Something Torn and New: An African Renaissance
Novelist Ngugi wa Thiong'o has been a force in African literature for decades: Since the 1970s, when he gave up the English language to commit himself to writing in African languages, his foremost concern has been the critical importance of language to culture. In Something Torn and New, Ngugi explores Africa's historical, economic, and cultural fragmentation by slavery, colonialism, and globalization. Throughout this tragic history, a constant and irrepressible force was Europhonism: the replacement of native names, languages, and identities with European ones. The result was the dismemberment of African memory.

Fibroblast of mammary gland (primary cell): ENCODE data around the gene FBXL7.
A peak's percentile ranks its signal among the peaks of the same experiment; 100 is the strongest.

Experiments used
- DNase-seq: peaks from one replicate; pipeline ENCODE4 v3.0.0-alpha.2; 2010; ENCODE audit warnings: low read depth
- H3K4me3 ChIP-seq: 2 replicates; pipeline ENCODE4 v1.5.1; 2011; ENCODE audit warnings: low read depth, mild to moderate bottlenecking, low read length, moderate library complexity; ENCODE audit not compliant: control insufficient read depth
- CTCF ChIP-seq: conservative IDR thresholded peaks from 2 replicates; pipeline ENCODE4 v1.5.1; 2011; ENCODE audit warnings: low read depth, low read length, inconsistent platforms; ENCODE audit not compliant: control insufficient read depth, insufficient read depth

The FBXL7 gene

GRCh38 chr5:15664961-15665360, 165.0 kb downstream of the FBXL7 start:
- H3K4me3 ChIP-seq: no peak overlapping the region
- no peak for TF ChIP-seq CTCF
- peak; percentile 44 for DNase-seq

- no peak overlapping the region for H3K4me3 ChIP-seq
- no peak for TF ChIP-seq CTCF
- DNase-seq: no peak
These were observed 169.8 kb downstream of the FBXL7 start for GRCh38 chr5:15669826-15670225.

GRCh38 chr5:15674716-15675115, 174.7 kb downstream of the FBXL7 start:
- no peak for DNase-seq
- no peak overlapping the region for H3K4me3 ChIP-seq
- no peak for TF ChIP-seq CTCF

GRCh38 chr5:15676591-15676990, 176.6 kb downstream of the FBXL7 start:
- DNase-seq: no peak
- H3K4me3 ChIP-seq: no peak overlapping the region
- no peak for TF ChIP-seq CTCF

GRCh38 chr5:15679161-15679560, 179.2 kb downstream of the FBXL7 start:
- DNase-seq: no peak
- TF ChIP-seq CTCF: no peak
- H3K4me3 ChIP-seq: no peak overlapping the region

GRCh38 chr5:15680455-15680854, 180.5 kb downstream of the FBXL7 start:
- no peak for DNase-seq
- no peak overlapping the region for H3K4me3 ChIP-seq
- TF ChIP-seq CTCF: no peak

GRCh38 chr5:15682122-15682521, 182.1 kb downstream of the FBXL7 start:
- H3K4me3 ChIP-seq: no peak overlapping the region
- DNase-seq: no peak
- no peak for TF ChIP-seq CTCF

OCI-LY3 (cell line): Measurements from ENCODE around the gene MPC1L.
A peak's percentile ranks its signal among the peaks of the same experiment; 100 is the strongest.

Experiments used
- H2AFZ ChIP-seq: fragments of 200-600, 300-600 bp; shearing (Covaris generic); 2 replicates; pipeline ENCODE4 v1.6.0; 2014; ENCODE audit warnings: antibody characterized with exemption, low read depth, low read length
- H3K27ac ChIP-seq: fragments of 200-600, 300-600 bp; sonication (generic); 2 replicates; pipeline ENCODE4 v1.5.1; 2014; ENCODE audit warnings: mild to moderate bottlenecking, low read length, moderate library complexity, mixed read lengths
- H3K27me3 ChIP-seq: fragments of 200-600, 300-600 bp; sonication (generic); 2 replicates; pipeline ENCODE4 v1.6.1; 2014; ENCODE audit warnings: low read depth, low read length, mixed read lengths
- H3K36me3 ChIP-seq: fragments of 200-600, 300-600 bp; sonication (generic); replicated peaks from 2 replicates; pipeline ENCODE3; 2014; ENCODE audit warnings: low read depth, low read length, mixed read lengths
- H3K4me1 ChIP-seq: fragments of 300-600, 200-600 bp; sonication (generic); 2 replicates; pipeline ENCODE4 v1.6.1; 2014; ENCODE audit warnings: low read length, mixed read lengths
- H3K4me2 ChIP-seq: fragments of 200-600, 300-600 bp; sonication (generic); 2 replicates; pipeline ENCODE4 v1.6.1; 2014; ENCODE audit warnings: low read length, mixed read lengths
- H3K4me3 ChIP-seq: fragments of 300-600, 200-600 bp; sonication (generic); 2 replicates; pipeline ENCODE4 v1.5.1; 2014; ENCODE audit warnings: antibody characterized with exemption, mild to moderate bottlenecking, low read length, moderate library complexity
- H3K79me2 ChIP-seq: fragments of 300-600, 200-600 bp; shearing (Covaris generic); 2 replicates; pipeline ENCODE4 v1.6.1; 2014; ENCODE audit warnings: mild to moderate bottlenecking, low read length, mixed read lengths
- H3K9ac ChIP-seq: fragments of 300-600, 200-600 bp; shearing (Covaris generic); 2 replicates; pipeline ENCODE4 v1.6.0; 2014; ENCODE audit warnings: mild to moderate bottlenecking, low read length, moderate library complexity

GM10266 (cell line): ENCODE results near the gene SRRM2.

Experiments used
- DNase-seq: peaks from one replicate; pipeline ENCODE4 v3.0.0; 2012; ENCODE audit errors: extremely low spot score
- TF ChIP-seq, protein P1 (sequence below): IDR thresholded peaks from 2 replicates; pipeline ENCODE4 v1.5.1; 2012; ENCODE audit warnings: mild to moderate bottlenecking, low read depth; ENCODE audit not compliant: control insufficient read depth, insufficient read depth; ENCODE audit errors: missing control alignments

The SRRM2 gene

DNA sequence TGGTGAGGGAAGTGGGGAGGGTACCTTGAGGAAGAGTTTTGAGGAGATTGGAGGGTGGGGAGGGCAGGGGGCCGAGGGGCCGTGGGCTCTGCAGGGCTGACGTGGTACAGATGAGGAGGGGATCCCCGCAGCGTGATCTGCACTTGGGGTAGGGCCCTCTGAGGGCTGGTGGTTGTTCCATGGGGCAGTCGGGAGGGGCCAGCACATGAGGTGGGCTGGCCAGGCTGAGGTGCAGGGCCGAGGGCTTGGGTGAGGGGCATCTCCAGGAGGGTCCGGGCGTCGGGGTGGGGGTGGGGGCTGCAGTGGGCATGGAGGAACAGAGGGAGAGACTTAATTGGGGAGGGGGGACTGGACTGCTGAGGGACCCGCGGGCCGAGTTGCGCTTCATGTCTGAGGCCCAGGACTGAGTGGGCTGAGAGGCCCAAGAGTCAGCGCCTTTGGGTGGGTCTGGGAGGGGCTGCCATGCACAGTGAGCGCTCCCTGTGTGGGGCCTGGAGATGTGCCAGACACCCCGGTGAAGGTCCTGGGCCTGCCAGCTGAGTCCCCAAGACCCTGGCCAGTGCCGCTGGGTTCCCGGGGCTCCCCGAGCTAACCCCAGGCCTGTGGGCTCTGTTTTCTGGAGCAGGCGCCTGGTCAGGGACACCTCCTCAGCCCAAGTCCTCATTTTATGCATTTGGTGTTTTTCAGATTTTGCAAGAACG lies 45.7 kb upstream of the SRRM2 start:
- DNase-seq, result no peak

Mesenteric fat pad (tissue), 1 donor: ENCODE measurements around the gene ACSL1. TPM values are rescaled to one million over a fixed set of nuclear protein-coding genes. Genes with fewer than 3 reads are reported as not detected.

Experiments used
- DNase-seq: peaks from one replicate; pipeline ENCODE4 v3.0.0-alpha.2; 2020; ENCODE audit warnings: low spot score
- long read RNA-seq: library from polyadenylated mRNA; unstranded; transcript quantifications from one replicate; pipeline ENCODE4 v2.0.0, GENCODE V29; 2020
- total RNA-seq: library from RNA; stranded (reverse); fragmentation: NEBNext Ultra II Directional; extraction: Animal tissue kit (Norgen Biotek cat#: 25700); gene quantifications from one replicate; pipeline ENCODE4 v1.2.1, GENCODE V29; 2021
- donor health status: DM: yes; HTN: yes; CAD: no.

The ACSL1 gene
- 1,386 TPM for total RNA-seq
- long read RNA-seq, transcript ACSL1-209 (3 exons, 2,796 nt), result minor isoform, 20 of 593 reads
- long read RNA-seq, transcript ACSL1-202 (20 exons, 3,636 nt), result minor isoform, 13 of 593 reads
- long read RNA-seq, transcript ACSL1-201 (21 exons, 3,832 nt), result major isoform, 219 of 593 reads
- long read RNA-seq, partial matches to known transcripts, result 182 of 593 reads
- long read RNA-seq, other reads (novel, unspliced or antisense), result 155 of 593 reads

Seeking to remember language in order to revitalize it, Ngugi's quest is for wholeness. Wide-ranging, erudite, and hopeful, Something Torn and New is a cri de coeur to save Africa's cultural future.
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This slim volume is based on a series of lectures given by Ngũgĩ wa Thiong'o. In it, he discusses how Africa has been affected by colonialization, slave trade, and globalization. Because memory ... Read full review
CHAPTER TWO REMEMBERING VISIONS
CHAPTER THREE MEMORY RESTORATION AND AFRICAN
CHAPTER FOUR FROM COLOR TO SOCIAL CONSCIOUSNESS South